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Engineering Information for Non-engineers: A Case Study in Interdisciplinary Application of the ACRL Framework

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2018 ASEE Annual Conference & Exposition


Salt Lake City, Utah

Publication Date

June 23, 2018

Start Date

June 23, 2018

End Date

July 27, 2018

Conference Session

Engineering Libraries Division Technical Session 1

Tagged Division

Engineering Libraries

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Paper Authors


Chelsea Leachman Washington State University

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Chelsea Leachman is the engineering librarian at Washington State University. She obtained here Masters of Library and Information Science from the University of Wisconsin-Milwaukee in 2011. She has a background in science and engineering. She received her Bachelor of Science in Environmental Science with a minor in geology from the University of Idaho 2007.

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As Washington State University becomes increasingly interdisciplinary, the need is increasing for collaboration between librarians and instructors to introduce non-engineering students to technical literature. Understanding technical literature is challenging even for the very engineers who are versed in the vocabulary and procedures of their discipline. Hence, training non-engineer students to use this literature is a substantial challenge. Over the course of several years, the ACRL framework for information literacy in higher education has been integrated into the engineering curriculum. Over this time several core lessons have emerged: 1) understanding the role and significance of publication authority, 2) appropriate contextual use of the information, and 3) embracing the iterative nature of research. Transferring these lessons to non-engineering courses has been successful when working with an honors English course and an interdisciplinary Capstone Design course. Non-engineering students in these classes received basic information literacy training during the first year of coursework with potential for review in a non-engineering upper division discipline-specific course. Kolb’s experiential learning cycle was applied to the in-class instruction to appeal to multiple learning styles. Traditional information literacy instruction focuses heavily on the use of books, peer-reviewed articles, and newspapers while engineers typically rely on sources including patents, standards, and reports. Key findings include an essential focus on the different types of technical literature, authority, and discoverability when teaching technical information to non-engineering students. Using the ACRL framework as a guiding document for information enabled the incorporation of technical literature into the in-class assignments for non-engineers.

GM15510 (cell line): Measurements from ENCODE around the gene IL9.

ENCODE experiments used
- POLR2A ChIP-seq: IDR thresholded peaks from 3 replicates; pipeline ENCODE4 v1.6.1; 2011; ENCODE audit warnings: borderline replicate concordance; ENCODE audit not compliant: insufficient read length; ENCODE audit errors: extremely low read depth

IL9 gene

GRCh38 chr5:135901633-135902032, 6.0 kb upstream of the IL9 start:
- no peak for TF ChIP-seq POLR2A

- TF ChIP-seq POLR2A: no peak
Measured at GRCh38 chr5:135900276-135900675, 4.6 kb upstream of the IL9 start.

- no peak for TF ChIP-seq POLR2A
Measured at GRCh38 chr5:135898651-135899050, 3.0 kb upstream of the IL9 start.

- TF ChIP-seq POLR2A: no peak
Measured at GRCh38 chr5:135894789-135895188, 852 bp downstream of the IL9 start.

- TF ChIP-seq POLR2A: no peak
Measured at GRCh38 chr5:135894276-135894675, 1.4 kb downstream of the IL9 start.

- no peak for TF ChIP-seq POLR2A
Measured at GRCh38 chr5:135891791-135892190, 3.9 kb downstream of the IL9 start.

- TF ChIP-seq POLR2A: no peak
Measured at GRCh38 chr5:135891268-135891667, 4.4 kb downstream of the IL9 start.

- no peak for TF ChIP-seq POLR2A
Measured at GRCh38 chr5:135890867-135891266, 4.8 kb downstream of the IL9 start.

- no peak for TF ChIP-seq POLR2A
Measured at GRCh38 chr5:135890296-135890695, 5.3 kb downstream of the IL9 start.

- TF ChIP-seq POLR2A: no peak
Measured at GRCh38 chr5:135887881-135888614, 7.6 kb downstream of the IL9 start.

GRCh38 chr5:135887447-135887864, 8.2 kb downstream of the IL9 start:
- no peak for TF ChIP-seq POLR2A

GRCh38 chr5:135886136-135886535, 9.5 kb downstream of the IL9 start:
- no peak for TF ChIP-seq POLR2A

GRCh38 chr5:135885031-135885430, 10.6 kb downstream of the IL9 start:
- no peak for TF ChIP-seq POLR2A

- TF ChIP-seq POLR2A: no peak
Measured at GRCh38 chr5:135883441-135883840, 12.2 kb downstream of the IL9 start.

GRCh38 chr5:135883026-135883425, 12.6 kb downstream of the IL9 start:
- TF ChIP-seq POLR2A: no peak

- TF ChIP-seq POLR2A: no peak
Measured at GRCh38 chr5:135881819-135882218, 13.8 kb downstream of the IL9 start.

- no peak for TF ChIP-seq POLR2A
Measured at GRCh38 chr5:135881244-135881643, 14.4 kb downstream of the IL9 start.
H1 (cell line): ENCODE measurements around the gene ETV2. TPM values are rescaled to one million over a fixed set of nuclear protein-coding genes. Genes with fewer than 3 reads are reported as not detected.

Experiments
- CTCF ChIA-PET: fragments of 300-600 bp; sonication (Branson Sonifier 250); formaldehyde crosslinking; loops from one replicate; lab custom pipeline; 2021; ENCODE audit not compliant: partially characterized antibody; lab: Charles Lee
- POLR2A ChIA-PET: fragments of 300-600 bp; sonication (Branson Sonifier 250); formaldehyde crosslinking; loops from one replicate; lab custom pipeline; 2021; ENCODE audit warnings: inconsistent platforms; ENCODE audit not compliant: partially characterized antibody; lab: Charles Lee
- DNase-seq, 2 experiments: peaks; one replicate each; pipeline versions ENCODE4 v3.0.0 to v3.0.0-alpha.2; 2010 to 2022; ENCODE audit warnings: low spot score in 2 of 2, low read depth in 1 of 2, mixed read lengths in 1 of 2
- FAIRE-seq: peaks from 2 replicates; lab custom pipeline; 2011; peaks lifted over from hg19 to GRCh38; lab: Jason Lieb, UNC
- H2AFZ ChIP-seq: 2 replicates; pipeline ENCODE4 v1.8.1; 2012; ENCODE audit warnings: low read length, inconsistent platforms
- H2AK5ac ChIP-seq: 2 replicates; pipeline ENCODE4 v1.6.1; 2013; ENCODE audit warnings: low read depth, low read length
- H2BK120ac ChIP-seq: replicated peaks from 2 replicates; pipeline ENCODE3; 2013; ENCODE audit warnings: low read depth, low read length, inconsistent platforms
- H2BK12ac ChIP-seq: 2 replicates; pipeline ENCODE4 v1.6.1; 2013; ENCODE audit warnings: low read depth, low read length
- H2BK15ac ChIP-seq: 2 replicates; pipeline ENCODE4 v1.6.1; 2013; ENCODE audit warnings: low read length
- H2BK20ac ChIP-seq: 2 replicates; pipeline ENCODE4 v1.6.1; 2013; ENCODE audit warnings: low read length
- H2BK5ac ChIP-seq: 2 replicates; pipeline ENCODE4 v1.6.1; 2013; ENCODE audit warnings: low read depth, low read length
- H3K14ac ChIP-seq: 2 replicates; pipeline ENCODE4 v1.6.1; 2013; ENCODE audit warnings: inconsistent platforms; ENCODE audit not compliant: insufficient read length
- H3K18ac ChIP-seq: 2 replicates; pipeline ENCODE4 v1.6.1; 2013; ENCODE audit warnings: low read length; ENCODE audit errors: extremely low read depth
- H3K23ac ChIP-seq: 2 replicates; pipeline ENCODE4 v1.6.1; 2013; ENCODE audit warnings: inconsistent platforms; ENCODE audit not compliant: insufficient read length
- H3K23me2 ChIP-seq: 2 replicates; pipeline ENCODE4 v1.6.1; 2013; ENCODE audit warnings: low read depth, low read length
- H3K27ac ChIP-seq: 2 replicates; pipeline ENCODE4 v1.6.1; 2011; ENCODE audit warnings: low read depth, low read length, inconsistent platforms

Leachman, C. (2018, June), Engineering Information for Non-engineers: A Case Study in Interdisciplinary Application of the ACRL Framework Paper presented at 2018 ASEE Annual Conference & Exposition , Salt Lake City, Utah. 10.18260/1-2--30413

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